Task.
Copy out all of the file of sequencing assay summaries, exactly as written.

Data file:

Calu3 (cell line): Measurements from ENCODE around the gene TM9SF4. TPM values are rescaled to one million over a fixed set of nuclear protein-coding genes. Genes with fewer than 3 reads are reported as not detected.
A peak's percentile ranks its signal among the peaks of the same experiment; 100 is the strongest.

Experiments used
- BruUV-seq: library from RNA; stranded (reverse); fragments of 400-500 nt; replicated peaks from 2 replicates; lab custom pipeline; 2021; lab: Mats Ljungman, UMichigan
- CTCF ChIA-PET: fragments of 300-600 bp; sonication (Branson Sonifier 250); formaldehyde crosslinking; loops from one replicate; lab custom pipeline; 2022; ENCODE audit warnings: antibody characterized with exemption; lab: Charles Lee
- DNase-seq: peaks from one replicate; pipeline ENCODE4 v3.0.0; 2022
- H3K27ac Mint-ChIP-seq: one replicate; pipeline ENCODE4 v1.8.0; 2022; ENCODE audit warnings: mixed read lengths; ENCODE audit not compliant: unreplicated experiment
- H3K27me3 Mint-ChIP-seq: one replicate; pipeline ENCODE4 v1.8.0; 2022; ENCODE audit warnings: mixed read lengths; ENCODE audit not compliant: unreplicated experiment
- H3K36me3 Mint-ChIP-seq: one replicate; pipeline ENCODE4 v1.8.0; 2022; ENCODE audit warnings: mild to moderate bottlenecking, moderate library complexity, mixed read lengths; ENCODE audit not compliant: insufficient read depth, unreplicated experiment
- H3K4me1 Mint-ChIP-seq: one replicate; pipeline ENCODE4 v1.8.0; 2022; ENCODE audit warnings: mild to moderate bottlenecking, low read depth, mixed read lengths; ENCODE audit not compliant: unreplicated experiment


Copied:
Calu3 (cell line): Measurements from ENCODE around the gene TM9SF4. TPM values are rescaled to one million over a fixed set of nuclear protein-coding genes. Genes with fewer than 3 reads are reported as not detected.
A peak's percentile ranks its signal among the peaks of the same experiment; 100 is the strongest.

Experiments used
- BruUV-seq: library from RNA; stranded (reverse); fragments of 400-500 nt; replicated peaks from 2 replicates; lab custom pipeline; 2021; lab: Mats Ljungman, UMichigan
- CTCF ChIA-PET: fragments of 300-600 bp; sonication (Branson Sonifier 250); formaldehyde crosslinking; loops from one replicate; lab custom pipeline; 2022; ENCODE audit warnings: antibody characterized with exemption; lab: Charles Lee
- DNase-seq: peaks from one replicate; pipeline ENCODE4 v3.0.0; 2022
- H3K27ac Mint-ChIP-seq: one replicate; pipeline ENCODE4 v1.8.0; 2022; ENCODE audit warnings: mixed read lengths; ENCODE audit not compliant: unreplicated experiment
- H3K27me3 Mint-ChIP-seq: one replicate; pipeline ENCODE4 v1.8.0; 2022; ENCODE audit warnings: mixed read lengths; ENCODE audit not compliant: unreplicated experiment
- H3K36me3 Mint-ChIP-seq: one replicate; pipeline ENCODE4 v1.8.0; 2022; ENCODE audit warnings: mild to moderate bottlenecking, moderate library complexity, mixed read lengths; ENCODE audit not compliant: insufficient read depth, unreplicated experiment
- H3K4me1 Mint-ChIP-seq: one replicate; pipeline ENCODE4 v1.8.0; 2022; ENCODE audit warnings: mild to moderate bottlenecking, low read depth, mixed read lengths; ENCODE audit not compliant: unreplicated experiment